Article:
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My Take: Are evangelicals dangerous?
Many evangelicals want to ban abortion, but does that mean they want theocracy?
October 15th, 2011
10:00 PM ET

My Take: Are evangelicals dangerous?

Editor's Note: R. Albert Mohler, Jr., is president of The Southern Baptist Theological Seminary, the flagship school of the Southern Baptist Convention and one of the largest seminaries in the world.

By R. Albert Mohler, Jr., Special to CNN

Here we go again.

Every four years, with every new presidential election cycle, public voices sound the alarm that the evangelicals are back. What is so scary about America’s evangelical Christians?

Just a few years ago, author Kevin Phillips told intellectual elites to run for cover, claiming that well-organized evangelicals were attempting to turn America into a theocratic state. In “American Theocracy,” Phillips warned of the growing influence of Bible-believing, born-again, theologically conservative voters who were determined to create a theocracy.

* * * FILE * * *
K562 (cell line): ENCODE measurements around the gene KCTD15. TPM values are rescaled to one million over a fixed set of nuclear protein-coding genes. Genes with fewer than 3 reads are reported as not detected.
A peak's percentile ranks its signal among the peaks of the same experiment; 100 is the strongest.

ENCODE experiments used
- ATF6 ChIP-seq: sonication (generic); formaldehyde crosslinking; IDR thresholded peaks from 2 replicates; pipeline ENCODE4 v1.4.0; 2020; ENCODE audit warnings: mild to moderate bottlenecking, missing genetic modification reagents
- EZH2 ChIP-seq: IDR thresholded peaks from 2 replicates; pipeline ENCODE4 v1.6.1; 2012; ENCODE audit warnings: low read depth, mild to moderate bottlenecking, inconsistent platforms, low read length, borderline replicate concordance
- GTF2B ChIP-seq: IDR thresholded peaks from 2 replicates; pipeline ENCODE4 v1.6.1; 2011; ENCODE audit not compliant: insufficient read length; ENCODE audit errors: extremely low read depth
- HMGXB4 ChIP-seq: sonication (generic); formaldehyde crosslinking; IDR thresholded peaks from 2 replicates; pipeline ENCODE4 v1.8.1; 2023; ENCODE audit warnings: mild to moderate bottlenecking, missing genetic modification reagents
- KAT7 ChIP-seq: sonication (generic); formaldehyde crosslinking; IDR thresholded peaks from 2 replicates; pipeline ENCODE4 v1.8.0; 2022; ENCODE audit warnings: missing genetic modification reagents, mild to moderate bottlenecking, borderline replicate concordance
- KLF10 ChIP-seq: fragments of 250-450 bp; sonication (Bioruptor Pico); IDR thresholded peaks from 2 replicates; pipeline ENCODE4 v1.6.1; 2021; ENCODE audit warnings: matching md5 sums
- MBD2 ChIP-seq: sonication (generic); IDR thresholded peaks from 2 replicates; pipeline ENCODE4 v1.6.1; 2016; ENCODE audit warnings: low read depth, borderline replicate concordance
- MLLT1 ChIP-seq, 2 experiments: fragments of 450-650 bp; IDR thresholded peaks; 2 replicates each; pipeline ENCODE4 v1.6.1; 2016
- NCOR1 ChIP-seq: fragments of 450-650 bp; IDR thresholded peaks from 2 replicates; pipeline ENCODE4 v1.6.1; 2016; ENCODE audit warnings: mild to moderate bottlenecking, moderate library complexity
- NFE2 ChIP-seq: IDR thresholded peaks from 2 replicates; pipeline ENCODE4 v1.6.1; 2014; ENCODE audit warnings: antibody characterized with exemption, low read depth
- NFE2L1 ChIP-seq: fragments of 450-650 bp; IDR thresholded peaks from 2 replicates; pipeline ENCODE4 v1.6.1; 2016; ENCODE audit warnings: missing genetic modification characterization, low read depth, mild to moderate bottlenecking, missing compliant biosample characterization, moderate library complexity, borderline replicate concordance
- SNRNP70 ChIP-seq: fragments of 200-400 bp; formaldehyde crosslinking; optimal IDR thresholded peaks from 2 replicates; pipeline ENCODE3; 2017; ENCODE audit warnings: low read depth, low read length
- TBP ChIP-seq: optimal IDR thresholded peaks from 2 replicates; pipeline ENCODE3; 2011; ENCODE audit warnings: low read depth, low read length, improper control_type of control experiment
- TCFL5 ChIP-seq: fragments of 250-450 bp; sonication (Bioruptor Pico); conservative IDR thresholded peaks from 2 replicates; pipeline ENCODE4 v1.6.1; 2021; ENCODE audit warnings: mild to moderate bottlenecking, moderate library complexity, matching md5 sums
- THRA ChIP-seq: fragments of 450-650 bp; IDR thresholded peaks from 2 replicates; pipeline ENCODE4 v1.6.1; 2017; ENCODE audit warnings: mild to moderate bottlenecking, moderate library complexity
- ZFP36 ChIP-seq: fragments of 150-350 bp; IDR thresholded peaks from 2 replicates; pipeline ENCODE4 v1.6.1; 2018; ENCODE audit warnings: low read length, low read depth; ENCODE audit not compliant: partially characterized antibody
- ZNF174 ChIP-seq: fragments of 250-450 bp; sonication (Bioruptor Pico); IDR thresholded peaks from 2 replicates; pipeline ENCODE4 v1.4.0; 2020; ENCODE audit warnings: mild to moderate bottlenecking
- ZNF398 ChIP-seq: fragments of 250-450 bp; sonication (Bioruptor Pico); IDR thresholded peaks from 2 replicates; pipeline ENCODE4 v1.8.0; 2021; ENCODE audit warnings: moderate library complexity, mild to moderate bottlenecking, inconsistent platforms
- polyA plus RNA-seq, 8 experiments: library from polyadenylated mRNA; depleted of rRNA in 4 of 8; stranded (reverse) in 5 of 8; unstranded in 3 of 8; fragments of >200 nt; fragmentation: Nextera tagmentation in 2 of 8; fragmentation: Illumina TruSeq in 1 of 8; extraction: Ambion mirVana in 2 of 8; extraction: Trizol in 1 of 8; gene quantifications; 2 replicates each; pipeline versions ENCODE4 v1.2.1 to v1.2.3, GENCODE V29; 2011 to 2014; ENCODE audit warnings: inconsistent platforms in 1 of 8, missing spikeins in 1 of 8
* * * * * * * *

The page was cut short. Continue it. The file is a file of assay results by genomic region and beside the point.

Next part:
Writer Michelle Goldberg, meanwhile, has warned of a new Christian nationalism, based in “dominion theology.” Chris Hedges topped that by calling conservative Christians “American fascists.”

And so-called New Atheists like Richard Dawkins and Sam Harris claim that conservative Christians are nothing less than a threat to democracy. They prescribe atheism and secularism as the antidotes.

This presidential cycle, the alarms have started earlier than usual. Ryan Lizza, profiling Rep. Michele Bachmann for The New Yorker, informed his readers that “Bachmann belongs to a generation of Christian conservatives whose views have been shaped by institutions, tracts, and leaders not commonly known to secular Americans, or even to most Christians.”

Change just a few strategic words and the same would be true of Barack Obama or any other presidential candidate. Every candidate is shaped by influences not known to all and by institutions that other Americans might find strange.

What stories like this really show is that the secular elites assume that their own institutions and leaders are normative.

The New Yorker accused Bachmann of being concerned with developing a Christian worldview, ignoring the fact that every thinking person operates out of some kind of worldview. The article treated statements about wifely submission to husbands and Christian influence in art as bizarre and bellicose.